Beer Run

Beer enthusiast is first to visit all 52 area breweries listed in passport

Sean Brannan shares his just-completed Brewery Passport – he is the first to go all 40-plus breweries and get a passport stamp for each one – at Capitol Beer and Taproom in Sacramento on Tuesday.
Sean Brannan shares his just-completed Brewery Passport – he is the first to go all 40-plus breweries and get a passport stamp for each one – at Capitol Beer and Taproom in Sacramento on Tuesday. mcrisostomo@sacbee.com

Meet Sean Brannan, a craft beer enthusiast with a competitive streak that recently served him well. Just the other day – on National Beer Day, no less – Brannan became the first person to complete the Sacramento Beer Frontier Brewery Passport.

Starting on Feb. 26 with a stop at Device Brewing, he visited all 52 participating breweries in the region in about six weeks, collected a passport stamp from each and tasted 110 beers.

It’s not only a very cool accomplishment, it says plenty about how craft beer has helped redefine the Sacramento area for the better. If you’re looking for a fun adventure that will help you see the area in a new and engaging way this spring and summer, you might want to follow in Brannan’s footsteps and complete the passport yourself.

Aaron O’Callaghan, the creator of the passport and the brewery map, confirmed Brannan is the first to achieve the feat. About 1,000 people are actively using the passport, which costs $14, and at least 15 are three-quarters of the way through. You get a special pint glass when you collect your first 16 stamps.

“There was some good, friendly ribbing going on among a handful of folks who were really trying to make this happen,” O’Callaghan said.

I sat down with the affable Brannan, known to many as the host of Little Sean’s Big Quiz at several local breweries, to ask about his passport peregrinations and, now that he’s finished, what he thinks about Sacramento beer. Our meeting place? Capitol Beer and Tap Room on a Tuesday, moments after it opened at 11 a.m..

After Device, which he considers a home away from home, Brannan kicked it into high gear and got motoring.

“What I like about (the passport) is you can make a whole bunch of little beer trips out of it. I would go to an area where there would be a bunch of breweries. The (fold-out) map (that’s included in the passport) makes it easy. There are so many that are clustered right up with each other. The biggest single trip I did was in early March,” he told me.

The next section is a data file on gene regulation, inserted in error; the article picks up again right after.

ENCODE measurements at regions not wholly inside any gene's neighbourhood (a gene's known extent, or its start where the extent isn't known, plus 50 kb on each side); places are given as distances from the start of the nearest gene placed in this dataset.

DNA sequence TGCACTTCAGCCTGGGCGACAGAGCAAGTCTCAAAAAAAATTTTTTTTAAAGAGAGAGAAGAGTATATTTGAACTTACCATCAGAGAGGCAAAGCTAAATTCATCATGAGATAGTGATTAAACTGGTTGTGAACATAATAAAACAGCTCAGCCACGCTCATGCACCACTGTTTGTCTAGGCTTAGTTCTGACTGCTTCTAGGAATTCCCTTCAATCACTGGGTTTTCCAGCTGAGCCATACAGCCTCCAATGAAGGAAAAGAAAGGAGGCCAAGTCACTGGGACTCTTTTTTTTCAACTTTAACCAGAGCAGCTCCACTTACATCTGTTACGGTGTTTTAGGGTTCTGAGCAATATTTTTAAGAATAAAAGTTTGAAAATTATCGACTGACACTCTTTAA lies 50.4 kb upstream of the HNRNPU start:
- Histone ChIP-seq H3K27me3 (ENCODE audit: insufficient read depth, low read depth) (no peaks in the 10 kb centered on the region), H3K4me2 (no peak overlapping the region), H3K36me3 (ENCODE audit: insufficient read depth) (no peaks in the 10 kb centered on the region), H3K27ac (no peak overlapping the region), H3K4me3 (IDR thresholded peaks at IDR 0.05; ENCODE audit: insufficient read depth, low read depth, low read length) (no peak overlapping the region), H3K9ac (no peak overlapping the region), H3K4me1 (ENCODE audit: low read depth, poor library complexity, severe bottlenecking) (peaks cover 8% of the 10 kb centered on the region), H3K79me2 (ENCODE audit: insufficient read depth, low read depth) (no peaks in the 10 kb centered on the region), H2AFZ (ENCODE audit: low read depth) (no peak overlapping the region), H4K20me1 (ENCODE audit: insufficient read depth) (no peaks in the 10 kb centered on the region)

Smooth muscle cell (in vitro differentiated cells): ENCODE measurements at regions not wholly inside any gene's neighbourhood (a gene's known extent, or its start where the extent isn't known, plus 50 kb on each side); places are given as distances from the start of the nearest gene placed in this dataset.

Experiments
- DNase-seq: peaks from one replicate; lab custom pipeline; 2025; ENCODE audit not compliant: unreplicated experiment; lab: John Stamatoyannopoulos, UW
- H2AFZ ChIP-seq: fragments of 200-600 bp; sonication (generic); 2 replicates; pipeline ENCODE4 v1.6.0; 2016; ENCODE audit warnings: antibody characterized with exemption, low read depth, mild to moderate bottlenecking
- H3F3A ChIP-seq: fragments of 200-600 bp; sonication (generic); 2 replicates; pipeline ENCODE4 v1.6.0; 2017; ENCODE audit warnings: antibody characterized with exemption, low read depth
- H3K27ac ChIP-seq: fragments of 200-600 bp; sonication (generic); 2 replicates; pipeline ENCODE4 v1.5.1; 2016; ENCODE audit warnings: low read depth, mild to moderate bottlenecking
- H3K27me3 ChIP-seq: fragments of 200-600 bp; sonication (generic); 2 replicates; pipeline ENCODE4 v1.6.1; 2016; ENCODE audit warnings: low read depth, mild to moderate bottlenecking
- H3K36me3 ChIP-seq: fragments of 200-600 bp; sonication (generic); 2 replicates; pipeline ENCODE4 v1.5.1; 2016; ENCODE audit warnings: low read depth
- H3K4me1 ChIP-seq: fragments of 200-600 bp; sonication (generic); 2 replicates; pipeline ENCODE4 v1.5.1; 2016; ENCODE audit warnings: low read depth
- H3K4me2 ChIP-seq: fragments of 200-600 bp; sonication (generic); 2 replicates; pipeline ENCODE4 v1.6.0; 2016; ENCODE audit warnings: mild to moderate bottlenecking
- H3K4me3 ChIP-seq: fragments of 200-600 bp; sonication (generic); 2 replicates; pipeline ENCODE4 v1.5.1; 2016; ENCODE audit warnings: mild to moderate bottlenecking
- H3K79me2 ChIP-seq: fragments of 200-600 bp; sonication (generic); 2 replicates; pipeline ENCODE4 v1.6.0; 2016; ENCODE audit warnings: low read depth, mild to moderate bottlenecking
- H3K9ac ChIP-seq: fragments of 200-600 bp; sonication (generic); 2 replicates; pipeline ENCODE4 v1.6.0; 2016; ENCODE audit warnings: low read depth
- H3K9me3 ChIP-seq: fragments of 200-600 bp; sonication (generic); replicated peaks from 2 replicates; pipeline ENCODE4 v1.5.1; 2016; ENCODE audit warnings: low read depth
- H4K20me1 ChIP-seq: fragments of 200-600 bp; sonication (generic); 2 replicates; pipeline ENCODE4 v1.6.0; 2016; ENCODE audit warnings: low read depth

Starting at Moonraker in Auburn that epic day, he went to eight breweries in a single day, including Three Forks and Ol’ Republic in Nevada City, the three other breweries in Auburn (Auburn Alehouse, Knee Deep and Crooked Lane), Cool Beerwerks and Gold Hill Brewery.

I asked about the highlights, and there were many.

“As far as pure visuals, the location itself, Gold Hill was one of them. Once I got off the main highway, it was almost half an hour driving through the mountains and then two minutes down a dirt road. But at the end of this dirt road, on the very highest part of the Gold Hill property, is where they put the taproom. It was just beautiful.

“I got the same type of feel in a different way when I went out to GoatHouse – I loved GoatHouse. The people there were so cool. It’s all on their farm. Amazing beer. Goats hanging out in the back. And probably the best nonalcoholic beverage I had at all 52 breweries.”

Brannan and I agreed on many of the elevated beer experiences, including the superb barrel-aged beers at Mraz in El Dorado Hills and the excellent beer and vibe at Berryessa in the Winters countryside. Blue Note in Woodland? He was blown away by the quality there, too. Sudwerk’s barrel-aged imperial lager introduced him to a style he had never heard of, let alone tasted (he loved it).

Which leads us to the big question, one best answered by a serious beer enthusiast who has seen and tasted all the Sacramento region has to offer. How do we stack up?

“I think our quality is up at the top, comparable with anywhere. San Diego and Portland (Ore.), of course, are the bigger ones, but they’re also some of the bigger ones in the world. I try their beers regularly, and I don’t think we lose to them at all. We might not be as well-known because they’ve had more time getting national distribution, but that’s changing,” he said.

Agree or disagree? Grab your passport, fold out that map and start exploring.

Blair Anthony Robertson: 916-321-1099, @Blarob

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